Caroline Munro, Martine Beswick duel in radio drama Sinbad and the Pirate Princess

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Caroline Munro portrayed the slave girl, Margiana, in the Ray Harryhausen film, The Golden Voyage of Sinbad.

Now, brace yourselves for another thrilling voyage with the most audacious salt of the Abbasid Caliphate.
A ferocious pirate roams the Arabian Sea and Sinbad must stop her!

It has often been said that radio is the theatre of the mind. Spend any summer evening listening to a baseball broadcast and it’s easy to understand how our grandparents could wistfully describe in detail everything they “saw” on the radio. From “A fiery horse with the speed of light, a cloud of dust and a hearty Hi-ho Silver!” to “Who knows what evil lurks in the hearts of men?”, talented writers, actors, foley artists and musicians created masterpieces of the imagination, then left them hanging firmly in the hearts and minds of an entire generation.

Baltimore actor, producer and writer Mark Redfield – the moving force behind the literary magazine, Poe Forevemore – freely admits to a lifelong love of radio. Over the years, his endeavors have included not only Poe-centered presentations at venues around the Baltimore area, but live performances of such classics as War of the Worlds. Last Friday, Poe Forevermore launched its most ambitious radio drama to date: a re-imagining of the Sinbad legend, entitled Sinbad and the Pirate Princess. The shows are available as I-Tune downloads or in CD form from Poe Forevermore.

Caroline Munro and Mark Redfield - two of the stars of Sinbad and the Pirate Princess.
Caroline Munro and Mark Redfield – two of the stars of Sinbad and the Pirate Princess.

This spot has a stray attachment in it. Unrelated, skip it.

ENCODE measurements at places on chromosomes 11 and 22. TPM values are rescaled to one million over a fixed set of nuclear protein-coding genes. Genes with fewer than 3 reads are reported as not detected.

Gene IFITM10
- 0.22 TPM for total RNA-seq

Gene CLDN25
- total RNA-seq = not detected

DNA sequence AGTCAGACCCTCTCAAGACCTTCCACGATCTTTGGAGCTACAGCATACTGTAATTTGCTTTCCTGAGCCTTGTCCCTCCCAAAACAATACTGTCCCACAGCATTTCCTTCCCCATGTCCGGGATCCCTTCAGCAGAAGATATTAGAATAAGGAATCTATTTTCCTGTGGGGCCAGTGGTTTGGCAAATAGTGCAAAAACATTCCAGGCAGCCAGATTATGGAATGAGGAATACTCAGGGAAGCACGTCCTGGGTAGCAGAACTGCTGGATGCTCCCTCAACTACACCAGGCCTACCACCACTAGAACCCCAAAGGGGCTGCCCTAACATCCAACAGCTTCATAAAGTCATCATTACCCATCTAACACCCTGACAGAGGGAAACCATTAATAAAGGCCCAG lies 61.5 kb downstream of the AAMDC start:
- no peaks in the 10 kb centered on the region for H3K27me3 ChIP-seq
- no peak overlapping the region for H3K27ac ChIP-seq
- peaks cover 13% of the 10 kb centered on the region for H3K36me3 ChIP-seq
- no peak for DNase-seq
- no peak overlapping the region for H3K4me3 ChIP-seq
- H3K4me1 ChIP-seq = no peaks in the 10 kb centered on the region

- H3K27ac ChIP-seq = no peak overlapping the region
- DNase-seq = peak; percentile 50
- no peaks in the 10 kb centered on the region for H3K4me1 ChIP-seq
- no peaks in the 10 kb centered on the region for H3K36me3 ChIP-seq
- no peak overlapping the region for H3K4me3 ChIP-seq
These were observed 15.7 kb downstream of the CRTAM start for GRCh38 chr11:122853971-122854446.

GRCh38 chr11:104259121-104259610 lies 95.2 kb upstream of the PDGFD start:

Joining Redfield on the epic voyage are two actresses who have made their careers portraying wildly alluring, adventuresome women: James Bond beauties Martine Beswick and Caroline Munro. Along with the Bond films (Beswick in From Russia With Love and Thunderball; Munro in The Spy Who Loved Me) both actresses appeared in various Hammer Studio horror films. Munro also portrayed the slave girl, Margiana, in the Ray Harryhausen film, The Golden Voyage of Sinbad.

We caught up with the trio as they were signing autographs last fall at the Mid-Atlantic Nostalgia Convention, where pleasantries provided a springboard to learn about the radio show.

“First of all, I’m incredibly excited to be working with Mark Redfield,” said Munro. “I’ve known him for a good few years, and I’ve always admired his work. He’s just a super actor, so I’m glad I got to work with him. A couple of months ago, we did The Black Cat together. That was just a two-hander, and it was a lot of fun. This time, he’s written this wonderful script for Sinbad and the Pirate Princess. Martine and I were coming to Baltimore to do the Nostagia Show, so we came a bit early to record Sinbad, with Mark and a group of other fine actors. It’s a wonderful adventure.”

Had Munro ever done any radio work?

“Not really. I’ve done various things on camera; I just did a reading on camera with Gary Oldman and Juliet Landau, but that is yet to be released. I did do a Dr. Who with Peter Davidson, where I played a naughty character, but that’s about it, so I loved doing this radio-type show. You can just fall out of bed and come in; you don’t have to bother with anything much. Again, just working with Mark. I hope we do more. I’d seen him on the stage, but working with him as a director was fab. I’m really excited to do more!”

Martine Beswick also admitted she is new to radio theatre.